'I too wish that the work had happened,' says Yukon minister on improving education

·2 min read
Yukon's Education Minister Jeanie McLean. (Vincent Bonnay/Radio-Canada - image credit)
Yukon's Education Minister Jeanie McLean. (Vincent Bonnay/Radio-Canada - image credit)

Yukon's education minister acknowledged the slow progress made by her government to improve inclusive education, and says the work will take longer.

Minister Jeanie McLean says she hears the frustration from those calling for better inclusive learning.

"It's going to take a bit of time to get us back on track. It's not easy to right the ship and I too wish that the work had happened a decade ago. And it should have," McLean said.

A 2019 report from the Auditor General found the Education Department hadn't done enough to support First Nations students and those who need support. That report says many of the problems were the same as those identified a decade earlier.

This week, the Education Department gave its account to a legislative committee, of how it has responded to that report. McLean said the department is asking for patience while it completes the work.

She said some actions taken include a review of special education, supporting a First Nations school board, working on language revitalization and more.

She told CBC's Elyn Jones, host of Yukon Morning, that the legislative committee hearings this month "were a great review of where we're at with education."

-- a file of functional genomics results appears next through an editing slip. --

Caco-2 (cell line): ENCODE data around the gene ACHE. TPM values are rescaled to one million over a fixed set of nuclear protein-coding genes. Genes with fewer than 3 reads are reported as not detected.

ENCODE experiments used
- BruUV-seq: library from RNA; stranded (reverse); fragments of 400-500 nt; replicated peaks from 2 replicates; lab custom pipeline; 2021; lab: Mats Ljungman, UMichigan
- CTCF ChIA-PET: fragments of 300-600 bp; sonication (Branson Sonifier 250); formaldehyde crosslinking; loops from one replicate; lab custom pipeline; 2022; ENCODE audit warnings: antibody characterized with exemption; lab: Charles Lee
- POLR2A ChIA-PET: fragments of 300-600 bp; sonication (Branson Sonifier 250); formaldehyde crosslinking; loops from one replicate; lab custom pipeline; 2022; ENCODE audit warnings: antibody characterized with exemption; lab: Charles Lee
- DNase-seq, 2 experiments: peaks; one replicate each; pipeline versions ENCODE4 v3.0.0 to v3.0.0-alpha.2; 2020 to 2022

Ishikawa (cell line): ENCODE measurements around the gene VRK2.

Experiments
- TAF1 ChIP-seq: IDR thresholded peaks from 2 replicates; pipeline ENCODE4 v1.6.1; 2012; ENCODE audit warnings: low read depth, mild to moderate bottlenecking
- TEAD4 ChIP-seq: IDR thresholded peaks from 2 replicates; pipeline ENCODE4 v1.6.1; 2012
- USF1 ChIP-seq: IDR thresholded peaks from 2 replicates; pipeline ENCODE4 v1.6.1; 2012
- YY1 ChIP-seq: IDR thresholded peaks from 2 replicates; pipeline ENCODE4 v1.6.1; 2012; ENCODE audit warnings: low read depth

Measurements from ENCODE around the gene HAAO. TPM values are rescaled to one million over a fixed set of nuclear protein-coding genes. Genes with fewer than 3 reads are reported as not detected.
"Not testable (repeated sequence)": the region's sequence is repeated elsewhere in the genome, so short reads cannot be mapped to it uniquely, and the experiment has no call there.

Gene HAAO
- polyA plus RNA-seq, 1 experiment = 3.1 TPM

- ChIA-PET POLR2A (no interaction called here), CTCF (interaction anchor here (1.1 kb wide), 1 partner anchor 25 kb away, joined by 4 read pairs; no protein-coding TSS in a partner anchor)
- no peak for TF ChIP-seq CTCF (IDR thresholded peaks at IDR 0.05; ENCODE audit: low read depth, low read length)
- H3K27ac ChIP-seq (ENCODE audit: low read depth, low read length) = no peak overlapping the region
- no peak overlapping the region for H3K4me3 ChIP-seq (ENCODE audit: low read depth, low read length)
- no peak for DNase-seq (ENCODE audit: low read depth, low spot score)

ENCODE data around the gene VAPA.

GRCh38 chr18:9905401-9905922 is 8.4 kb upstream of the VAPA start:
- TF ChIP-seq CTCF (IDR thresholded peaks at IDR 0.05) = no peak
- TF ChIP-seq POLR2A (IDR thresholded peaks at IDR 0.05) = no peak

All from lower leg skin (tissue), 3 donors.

"I think that we were able to really hear from our key partners, some of their frustrations and areas that we need to work on more intently with them," McLean said.

McLean said there will be timelines in place to ensure the targets and promises from the government are followed through on, though she did not give specifics.

As well, McLean said the hearings were a chance to "look at the opportunities that we have and hear from other partners."

"I think, you know, the hearings that we saw this week are a direct reflection of that," she said. "When I was really reflecting on these two hearings that we had over the last two weeks I [came] away empowered by it, by hearing where some of the frustrations may be and the work that I need to do as a leader to work towards relationship building."

Jackie Hong/CBC
Jackie Hong/CBC

'Little demonstrable action'

The first of two hearings – held on Jan. 12 – updated the public on the Yukon government's progress in addressing recommendations contained in the 2019 report, which covers kindergarten to Grade 12 education in the territory.

During that hearing, three members of the Yukon Chiefs Committee on Education — chair Dana Tizya-Tramm, chief of Vuntut Gwitchin First Nation, and technicians Melanie Bennett and Daryn Leas — appeared as witnesses before the Legislative Assembly's standing committee on public accounts to answer questions from Yukon politicians.

The representatives painted a bleak picture of efforts to improve public education in the territory since the report came out.

Bennett told the standing committee there has been "little demonstrable action that impacts students directly."

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